By Jack Rico
01.6.2010 | By Jack Rico |
It’s only the second week of January, but already Puerto Rican director Miguel Arteta’s ‘Youth in Revolt’ is my favorite film of the year. The premise is simple – boy meets girl, girl meets boy and boy wrecks two cars and goes to jail for his love. But what is most appealing and absorbing is the sophisticated english dialogue written by Gustin Nash, based on C.D Payne’s – Youth in Revolt: The Journals of Nick Twisp. Michael Cera could not have been more perfectly casted as the intellectual, Frank Sinatra loving, sardonic virgin teen who comes from heavily dysfunctional parents.
The film revolves around the life of Nick Twisp (Michael Cera) – a unique, but affable teen with a taste for the finer things in life. He falls hopelessly in love with the beautiful, free-spirited Sheeni Saunders (Portia Doubleday) while on a family vacation. But family, geography and jealous ex-lovers conspire to keep these two apart. With Sheeni’s encouragement, Nick abandons his dull, predictable life and develops a rebellious alter ego: Francois. With his ascot, his moustache and his cigarette, Francois will stop at nothing to be with Sheeni, and leads Nick on a path of destruction with unpredictable and uproarious consequences.
It is very rare nowadays to see films that dare to challenge young audiences with words through a high level rhetoric. We saw this template used originally by indie director/screenwriter Kevin Smith in ‘Clerks’. A total hit and a great way to pick up the dictionary and see how many ways you can say “let’s have sex” to a girl. This was also part of the success behind the creative strategy that screenwriter Kevin Richardson used for his television series Dawson’s Creek in the late 90’s. I personally love this take on a teen romantic film – ‘Nick and Norah’s Infinite Playlist,’ also with Cera, played with this notion to a degree as well.
The other layer that I thoroughly enjoyed is the worldly and sophisticated tastes that the two protagonists shared in music, film and poetry. Cera loves Sinatra (the first frame opens up with the 1960 album Nice ‘n’ Easy), and he invokes Fellini’s masterpiece ‘La Strada’ in a DVD store as he tries to explain it to a girl he is trying to pick up. Ms. Doubleday loves french standards from Serge Gainsbourg and has an infatuation with New Wave french actor Jean-Paul Belmondo, in particular his breakthrough film ‘Breathless’ from Jean-Luc Godard. It’s this and other highbrow idiosyncrasies that seduced me from the onset.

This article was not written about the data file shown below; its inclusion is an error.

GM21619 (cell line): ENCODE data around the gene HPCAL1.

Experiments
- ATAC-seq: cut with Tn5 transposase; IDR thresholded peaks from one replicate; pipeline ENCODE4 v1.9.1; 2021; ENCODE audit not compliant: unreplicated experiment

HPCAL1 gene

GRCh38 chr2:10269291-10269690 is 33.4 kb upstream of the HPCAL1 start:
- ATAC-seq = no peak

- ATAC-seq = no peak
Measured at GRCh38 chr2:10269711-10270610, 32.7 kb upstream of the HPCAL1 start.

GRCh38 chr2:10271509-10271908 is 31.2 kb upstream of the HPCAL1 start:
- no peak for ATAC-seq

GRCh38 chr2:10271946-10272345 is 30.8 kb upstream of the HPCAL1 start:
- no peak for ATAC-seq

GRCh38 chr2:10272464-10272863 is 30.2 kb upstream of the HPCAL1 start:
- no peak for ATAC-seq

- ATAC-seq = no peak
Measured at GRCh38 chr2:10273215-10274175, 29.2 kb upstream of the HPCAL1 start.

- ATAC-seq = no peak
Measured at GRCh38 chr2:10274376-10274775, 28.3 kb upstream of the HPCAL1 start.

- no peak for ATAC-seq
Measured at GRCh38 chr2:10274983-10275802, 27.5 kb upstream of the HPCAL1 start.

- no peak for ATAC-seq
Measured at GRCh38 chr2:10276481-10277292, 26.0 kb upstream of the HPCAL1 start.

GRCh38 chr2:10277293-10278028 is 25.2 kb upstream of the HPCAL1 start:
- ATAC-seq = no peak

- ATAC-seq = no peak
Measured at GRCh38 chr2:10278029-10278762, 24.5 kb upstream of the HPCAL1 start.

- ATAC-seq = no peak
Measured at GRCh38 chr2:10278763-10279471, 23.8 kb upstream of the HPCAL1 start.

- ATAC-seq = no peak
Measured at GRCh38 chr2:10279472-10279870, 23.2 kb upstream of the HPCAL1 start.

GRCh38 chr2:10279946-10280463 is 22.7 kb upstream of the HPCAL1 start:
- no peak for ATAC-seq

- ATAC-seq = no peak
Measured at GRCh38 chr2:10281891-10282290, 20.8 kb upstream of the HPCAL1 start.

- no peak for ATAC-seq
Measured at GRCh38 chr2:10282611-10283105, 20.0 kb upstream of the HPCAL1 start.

What didn’t seem to mix well was the roguish alter-ego of Cera’s character Francois, as well as some of the casts contributions. One highlight was that of South African actor Adhir Kalyan, who played Cera’s lascivious friend. Very funny scenes! Does today’s youth really think and act like this today? No, but one hopes it inculcates a desire to explore the arts and culture side of them.
From a Hispanic perspective, it is wonderful to know that a born talent from Puerto Rico directed this film. There is a scarcity of great movies coming from ‘La Isla del Encanto’ these days. Arteta is perhaps more of an American in culture than Puerto Rican, but nevertheless, it is gratifying to hear the sound of a Latino last name next to a good work such as this and his previous (The Good Girl, Star Maps). Actually the last good film I saw come out of Puerto Rico was ‘Maldeamores’ directed by Carlos Ruiz Ruiz. It’s a Woody Allenesque romantic tale with a caribbean twist. A definite DVD rental this weekend.
For those who like teen romantic comedies ‘Youth in Revolt’ is a very enjoyable film peppered with laugh out loud moments. It is rated R so be warned that the sexuality is a bit vulgar and strong.